Make sure you make some vents in the top crust. I just made a classic flower design but get creative! The last step is brushing the top with an egg wash. This will give it a nice golden shine.

The pie should bake for 45-60 minutes or until the apples are softened. I used a chopstick to test this, through the top crust vents. Make sure you place the pie on a baking sheet to catch any juices that bubble out. No fires on Thanksgiving!

Serve warm, with ice cream or cold for breakfast. Whatever makes you happy. Have a great Thanksgiving!


  • 2 1/2 cups all-purpose flour
  • 2 Tablespoons sugar
  • 1 teaspoon salt
  • 1 cup (2 sticks) unsalted butter, cold and cubed
  • 1/2 cup plus 1 Tablespoon cold buttermilk
  1. In a medium bowl, whisk together the flour, sugar and salt. Cut in the cubed, cold butter with your fingers or a pastry cutter. The dough should become crumbly with butter chunks about the size of peas.
  2. Create a well in the flour and pour in the buttermilk. Using a large fork, stir in the buttermilk until combined and the dough becomes shaggy.
  3. Divide the dough into two pieces. On a floured surface, knead the dough into a disk. The dough should be held together now. Wrap the disk in plastic wrap and refrigerate for 1 hour. Repeat with the second section of dough. 
  4. Once the dough chills, roll out on a well-floured surface until the dough is 1/8 inch thick. Try to roll out evenly to create a circle about a foot across. 
  5. Using one shell, line the pie pan. You will use the second to cover the filled pie (see below). 

  • 5-6 apples (I recommend Granny Smith for their tartness), peeled, cored and sliced
  • 1 Tablespoon lemon juice
  • 1/4 teaspoon nutmeg
  • 1 1/2 teaspoon cinnamon
  • 1/4 cup brown sugar, packed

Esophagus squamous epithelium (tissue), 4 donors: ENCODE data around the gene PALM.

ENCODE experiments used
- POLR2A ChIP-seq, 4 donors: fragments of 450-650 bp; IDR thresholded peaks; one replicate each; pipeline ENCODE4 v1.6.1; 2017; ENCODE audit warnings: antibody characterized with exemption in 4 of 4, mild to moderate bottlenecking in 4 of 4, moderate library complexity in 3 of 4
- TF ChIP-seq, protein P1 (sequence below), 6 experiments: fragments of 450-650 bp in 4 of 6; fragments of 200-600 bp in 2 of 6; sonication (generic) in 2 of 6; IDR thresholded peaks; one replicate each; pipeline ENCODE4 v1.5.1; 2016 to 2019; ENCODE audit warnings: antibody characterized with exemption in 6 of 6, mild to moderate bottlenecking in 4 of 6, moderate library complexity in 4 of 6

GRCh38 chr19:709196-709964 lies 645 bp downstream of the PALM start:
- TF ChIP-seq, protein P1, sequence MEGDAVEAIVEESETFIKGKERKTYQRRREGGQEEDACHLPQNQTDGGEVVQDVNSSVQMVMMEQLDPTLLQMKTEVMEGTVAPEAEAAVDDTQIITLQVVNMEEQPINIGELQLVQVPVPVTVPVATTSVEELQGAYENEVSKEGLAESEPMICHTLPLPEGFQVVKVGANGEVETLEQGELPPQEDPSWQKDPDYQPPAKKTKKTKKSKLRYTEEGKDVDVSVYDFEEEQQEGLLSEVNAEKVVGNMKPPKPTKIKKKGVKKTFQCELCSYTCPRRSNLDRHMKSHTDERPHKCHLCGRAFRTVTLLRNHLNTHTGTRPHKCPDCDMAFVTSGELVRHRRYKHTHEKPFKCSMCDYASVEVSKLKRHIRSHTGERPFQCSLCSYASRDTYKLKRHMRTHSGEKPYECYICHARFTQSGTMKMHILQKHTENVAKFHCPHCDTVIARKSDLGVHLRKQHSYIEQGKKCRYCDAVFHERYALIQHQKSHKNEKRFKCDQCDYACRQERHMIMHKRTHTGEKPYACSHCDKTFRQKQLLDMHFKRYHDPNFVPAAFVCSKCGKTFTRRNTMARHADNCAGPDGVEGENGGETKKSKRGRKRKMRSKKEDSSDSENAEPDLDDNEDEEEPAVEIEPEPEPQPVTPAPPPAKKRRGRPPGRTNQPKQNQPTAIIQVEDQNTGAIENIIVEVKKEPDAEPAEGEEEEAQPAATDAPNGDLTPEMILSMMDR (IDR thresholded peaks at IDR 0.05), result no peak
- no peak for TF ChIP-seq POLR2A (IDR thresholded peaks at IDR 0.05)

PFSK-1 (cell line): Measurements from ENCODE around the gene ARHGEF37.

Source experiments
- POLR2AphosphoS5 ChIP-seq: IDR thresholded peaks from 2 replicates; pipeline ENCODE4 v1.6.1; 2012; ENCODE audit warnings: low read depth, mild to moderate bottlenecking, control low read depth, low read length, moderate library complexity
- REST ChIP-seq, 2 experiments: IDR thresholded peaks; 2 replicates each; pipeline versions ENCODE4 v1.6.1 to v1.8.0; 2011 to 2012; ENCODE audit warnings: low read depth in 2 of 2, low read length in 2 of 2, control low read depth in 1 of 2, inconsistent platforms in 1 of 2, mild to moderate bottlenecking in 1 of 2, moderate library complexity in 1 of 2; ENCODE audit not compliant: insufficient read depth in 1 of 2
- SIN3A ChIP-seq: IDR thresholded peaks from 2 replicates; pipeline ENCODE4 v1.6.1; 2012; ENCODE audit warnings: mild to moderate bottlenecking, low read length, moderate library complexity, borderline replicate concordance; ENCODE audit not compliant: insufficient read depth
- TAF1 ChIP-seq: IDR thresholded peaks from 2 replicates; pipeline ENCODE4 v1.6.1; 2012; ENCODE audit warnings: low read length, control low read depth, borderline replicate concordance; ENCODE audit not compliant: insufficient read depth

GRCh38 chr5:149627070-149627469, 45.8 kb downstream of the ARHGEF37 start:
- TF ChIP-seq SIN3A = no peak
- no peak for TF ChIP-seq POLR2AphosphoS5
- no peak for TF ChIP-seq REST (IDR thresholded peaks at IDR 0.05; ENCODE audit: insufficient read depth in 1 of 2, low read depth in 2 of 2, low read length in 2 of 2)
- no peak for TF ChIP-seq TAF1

• 1/4 cup sugar
  • 1/4 teaspoon salt
  • 2 Tablespoons unsalted butter (for syrup)
  • 1 Tablespoon cornstarch
  • 1 egg, beaten (for egg wash)
  1. Preheat the oven to 400.
  2. In a large bowl, combine the apples, lemon juice, sugars, cinnamon, nutmeg and salt. Cover the bowl and allow to sit for 30 minutes.
  3. Set a colander over a bowl and strain the apples to capture 1/2 cup of juice. In a small saucepan, bring the juices to a boil. Add the 2 Tablespoons of butter and allow to cook until syrupy. You won't need to stir much, a syrup should form in about 5 minutes.
  4. Toss the apples with cornstarch while the syrup is cooking. Pour the syrup over the apples and stir to combine.
  5. Fill the prepared pie pan with the apples. Cover with the second pie crust.
  6. Pinch the edges of the pie crusts together. You can seal this with the tines of a fork or use a little bit of water to seal the shells together.
  7. Create vents in the top shell in whatever design you like. Brush with the egg wash. 
  8. Place the pie on a baking sheet to catch any juices during baking.
  9. Bake for 20 minutes. Reduce the oven temperature to 350 and continue baking for another 40 minutes.
  10. The pie is done when the apples are tender but not squishy. 
  11. Allow the pie to cool before serving.